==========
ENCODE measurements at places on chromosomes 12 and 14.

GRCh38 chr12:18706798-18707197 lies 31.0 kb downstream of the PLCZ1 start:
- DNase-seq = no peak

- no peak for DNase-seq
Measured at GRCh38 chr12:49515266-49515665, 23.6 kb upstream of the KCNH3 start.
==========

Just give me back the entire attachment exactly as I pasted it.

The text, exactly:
ENCODE measurements at places on chromosomes 12 and 14.

GRCh38 chr12:18706798-18707197 lies 31.0 kb downstream of the PLCZ1 start:
- DNase-seq = no peak

- no peak for DNase-seq
Measured at GRCh38 chr12:49515266-49515665, 23.6 kb upstream of the KCNH3 start.